Hart was drafted by the Lakers this spring, following an illustrious four-year career at Villanova. Okafor was one of the most dominant college players of the early-2000s, leading his UConn team to a national title in 2004 and joining the Charlotte Bobcats as the No. 2 pick. Pressley led the 1986 Villanova Wildcats to the most unlikely national championship upset in tournament history over Patrick Ewing and the seemingly indomitable Georgetown Hoyas. And Ewing went on to become a Hall of Famer despite a chorus of naysayers.
But who is Josh Boone?
Growing up a diehard New Jersey Nets fan in southeastern Connecticut, I didn’t have to ask that question. In fact, I think I may qualify as one of the few people outside of Josh Boone’s immediate family who has watched every single televised game he’s ever played on American soil.
Over the course of his three-year career at UConn and even into his NBA days with the Nets, Boone played a style of basketball that was unmistakable to a kid my age. Bullying guys on the block, devouring offensive rebounds, pinning shots to the backboard or swatting them into the stands, Boone exemplified a sheer force of will and imposition of power that every 7-year-old boy had no choice but to recognize and respect.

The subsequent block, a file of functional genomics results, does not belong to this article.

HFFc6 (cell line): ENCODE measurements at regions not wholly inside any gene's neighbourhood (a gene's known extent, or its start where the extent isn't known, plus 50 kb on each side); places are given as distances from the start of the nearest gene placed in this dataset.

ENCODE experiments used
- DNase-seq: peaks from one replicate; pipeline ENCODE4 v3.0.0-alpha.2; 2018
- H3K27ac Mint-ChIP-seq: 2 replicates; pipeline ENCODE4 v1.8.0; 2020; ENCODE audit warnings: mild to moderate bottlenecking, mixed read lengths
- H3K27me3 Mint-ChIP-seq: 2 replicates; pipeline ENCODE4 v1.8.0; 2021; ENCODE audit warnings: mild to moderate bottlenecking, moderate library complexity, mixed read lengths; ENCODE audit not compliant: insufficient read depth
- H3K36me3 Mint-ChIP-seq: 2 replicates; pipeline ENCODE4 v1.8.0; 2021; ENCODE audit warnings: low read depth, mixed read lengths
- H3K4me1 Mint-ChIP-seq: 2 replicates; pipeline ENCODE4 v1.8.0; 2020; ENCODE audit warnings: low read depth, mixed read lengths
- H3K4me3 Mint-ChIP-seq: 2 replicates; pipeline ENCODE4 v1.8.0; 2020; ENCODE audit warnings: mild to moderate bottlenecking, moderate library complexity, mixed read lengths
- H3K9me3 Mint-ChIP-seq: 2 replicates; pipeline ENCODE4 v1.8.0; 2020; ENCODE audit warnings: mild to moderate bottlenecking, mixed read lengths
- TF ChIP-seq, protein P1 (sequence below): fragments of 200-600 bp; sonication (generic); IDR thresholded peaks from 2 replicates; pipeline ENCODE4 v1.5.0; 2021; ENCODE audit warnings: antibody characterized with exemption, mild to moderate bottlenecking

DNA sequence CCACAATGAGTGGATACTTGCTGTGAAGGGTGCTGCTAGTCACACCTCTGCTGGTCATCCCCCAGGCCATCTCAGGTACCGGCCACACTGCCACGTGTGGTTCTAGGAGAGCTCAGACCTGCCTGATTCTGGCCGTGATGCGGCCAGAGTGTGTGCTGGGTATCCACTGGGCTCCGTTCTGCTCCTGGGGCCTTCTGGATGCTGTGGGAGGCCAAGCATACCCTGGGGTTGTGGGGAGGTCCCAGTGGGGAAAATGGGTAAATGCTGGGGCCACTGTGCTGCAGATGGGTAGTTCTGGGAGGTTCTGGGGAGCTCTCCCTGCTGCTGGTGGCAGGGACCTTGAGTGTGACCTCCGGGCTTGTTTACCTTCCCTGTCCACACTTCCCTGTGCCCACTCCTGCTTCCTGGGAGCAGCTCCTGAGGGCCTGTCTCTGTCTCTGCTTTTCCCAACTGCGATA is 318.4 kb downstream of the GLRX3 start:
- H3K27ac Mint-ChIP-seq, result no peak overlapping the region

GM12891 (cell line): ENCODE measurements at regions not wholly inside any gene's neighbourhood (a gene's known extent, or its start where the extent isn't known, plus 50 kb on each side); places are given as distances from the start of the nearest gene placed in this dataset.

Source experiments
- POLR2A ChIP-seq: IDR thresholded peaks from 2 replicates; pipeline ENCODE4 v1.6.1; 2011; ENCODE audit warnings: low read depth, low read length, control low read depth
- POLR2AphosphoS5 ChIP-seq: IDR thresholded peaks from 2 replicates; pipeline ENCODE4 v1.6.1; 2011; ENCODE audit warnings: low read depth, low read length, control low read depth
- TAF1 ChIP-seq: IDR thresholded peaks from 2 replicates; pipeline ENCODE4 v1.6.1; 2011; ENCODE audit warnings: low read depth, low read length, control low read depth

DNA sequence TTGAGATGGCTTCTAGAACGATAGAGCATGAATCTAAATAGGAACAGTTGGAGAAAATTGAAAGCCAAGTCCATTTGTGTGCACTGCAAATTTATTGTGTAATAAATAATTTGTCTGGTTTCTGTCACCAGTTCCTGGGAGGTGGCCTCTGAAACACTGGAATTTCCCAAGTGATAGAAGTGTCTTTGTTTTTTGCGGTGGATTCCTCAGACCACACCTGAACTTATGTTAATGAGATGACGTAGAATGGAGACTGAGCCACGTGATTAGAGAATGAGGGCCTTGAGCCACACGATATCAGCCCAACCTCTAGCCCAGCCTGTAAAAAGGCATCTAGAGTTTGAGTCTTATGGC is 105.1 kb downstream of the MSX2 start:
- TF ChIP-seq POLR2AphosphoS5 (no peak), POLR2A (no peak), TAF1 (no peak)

Boone was a schoolyard bully on the floor. Dunks, blocks, rebounds—you’d give them to him or he’d take your lunch money.
Always more spit than shine, Boone strung together four decent years in the NBA, including a sophomore campaign in which he nearly averaged a double-double with 8.2 PPG and 7.3 RPG while playing only 25.3 minutes per night. But poor free-throw shooting made Boone a liability late in games, which led to his eventual flight from the NBA to overseas.
Bouncing around from Europe to Hong Kong to Australia to a few other foreign locales, Boone has made an impressive career for himself, bringing home a pair of Bahraini championships and an ABL title with Hong Kong this year. He’s currently signed with Melbourne United of Australia’s NBL.
Injuries and bad timing botched Boone’s few attempts at a return to the NBA. Earlier in his career, with some NBA interest percolating back home, he was forced to choose between guaranteed money on the table in China and a shot at the NBA, but an impending lockout loomed overhead. He went with the guaranteed money, later calling it “the single worst decision I ever made in my professional career.”